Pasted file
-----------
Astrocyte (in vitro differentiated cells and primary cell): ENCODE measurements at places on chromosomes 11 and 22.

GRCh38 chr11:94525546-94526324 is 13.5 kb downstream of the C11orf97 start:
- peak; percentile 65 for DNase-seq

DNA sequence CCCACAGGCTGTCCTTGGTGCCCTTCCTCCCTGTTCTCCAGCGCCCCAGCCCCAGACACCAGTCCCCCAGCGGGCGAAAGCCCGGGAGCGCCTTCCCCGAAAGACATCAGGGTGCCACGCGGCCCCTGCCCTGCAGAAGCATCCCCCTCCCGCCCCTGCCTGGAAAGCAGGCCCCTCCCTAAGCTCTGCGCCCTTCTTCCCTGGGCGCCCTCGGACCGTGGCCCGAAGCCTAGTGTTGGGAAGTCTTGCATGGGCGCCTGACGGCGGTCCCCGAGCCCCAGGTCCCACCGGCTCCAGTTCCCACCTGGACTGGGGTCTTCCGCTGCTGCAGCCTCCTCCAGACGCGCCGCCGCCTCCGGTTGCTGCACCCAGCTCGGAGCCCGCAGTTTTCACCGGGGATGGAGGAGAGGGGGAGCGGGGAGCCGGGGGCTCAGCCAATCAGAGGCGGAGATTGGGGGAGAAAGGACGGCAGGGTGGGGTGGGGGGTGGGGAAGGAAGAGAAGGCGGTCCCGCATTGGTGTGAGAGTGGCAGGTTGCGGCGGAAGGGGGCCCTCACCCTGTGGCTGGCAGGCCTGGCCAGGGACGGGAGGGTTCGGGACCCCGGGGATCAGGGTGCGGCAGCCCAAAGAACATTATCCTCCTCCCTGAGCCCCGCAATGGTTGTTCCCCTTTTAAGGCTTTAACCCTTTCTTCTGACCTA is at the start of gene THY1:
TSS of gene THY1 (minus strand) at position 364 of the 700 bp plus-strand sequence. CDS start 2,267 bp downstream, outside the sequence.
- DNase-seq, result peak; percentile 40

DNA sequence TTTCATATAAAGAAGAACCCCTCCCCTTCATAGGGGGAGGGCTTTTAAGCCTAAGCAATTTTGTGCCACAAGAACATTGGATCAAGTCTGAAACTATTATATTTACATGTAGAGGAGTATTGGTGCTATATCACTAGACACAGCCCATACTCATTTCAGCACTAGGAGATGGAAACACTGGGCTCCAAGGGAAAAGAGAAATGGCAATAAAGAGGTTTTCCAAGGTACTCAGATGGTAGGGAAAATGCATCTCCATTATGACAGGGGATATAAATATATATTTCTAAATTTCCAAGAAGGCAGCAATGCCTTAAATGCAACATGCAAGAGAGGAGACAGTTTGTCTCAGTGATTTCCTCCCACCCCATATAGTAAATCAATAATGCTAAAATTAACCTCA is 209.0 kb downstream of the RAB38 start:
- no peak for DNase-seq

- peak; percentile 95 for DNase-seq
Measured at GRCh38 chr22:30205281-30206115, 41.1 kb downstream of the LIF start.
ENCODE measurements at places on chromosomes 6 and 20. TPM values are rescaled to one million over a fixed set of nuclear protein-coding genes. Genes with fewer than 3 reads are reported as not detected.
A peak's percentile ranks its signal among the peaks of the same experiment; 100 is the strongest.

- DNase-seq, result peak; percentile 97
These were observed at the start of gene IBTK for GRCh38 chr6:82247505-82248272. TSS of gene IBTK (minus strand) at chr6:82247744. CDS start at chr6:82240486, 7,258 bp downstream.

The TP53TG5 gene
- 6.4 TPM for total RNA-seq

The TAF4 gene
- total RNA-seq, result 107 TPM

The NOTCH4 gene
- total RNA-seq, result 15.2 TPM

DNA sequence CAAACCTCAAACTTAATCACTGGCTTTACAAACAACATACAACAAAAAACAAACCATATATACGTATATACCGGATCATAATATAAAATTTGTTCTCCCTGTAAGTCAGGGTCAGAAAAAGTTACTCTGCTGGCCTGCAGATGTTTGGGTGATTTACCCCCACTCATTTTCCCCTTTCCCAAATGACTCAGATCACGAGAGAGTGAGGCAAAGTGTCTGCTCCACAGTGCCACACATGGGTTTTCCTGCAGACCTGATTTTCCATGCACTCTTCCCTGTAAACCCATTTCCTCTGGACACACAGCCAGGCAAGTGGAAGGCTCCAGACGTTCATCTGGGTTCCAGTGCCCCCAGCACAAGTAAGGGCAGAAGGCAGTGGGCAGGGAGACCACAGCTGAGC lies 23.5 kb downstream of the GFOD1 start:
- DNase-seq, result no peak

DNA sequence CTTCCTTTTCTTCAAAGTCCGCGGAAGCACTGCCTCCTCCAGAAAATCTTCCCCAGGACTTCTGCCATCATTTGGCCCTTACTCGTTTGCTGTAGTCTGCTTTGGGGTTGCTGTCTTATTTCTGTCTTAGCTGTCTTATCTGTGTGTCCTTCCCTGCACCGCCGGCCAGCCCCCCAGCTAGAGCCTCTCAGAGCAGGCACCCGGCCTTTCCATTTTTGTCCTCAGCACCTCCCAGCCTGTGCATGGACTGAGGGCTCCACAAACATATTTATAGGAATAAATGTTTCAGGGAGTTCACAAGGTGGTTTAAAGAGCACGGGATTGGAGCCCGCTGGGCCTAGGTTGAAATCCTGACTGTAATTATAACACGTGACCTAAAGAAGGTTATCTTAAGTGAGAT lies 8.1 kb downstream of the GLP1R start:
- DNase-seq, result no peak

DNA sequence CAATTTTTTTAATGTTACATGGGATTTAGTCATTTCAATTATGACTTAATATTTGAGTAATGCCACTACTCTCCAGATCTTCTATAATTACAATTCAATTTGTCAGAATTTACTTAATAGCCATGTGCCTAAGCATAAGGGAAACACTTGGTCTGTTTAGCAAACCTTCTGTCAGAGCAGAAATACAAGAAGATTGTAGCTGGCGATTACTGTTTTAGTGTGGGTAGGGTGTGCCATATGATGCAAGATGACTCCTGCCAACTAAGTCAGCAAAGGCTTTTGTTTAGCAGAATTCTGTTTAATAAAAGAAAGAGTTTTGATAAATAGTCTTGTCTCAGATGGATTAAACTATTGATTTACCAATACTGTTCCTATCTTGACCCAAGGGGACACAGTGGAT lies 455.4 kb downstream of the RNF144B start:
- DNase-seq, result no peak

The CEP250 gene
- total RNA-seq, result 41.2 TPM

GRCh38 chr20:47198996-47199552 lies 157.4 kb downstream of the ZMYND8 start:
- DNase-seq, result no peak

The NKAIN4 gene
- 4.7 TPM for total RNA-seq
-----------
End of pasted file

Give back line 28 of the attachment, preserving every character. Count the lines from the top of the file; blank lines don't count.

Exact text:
- total RNA-seq, result 41.2 TPM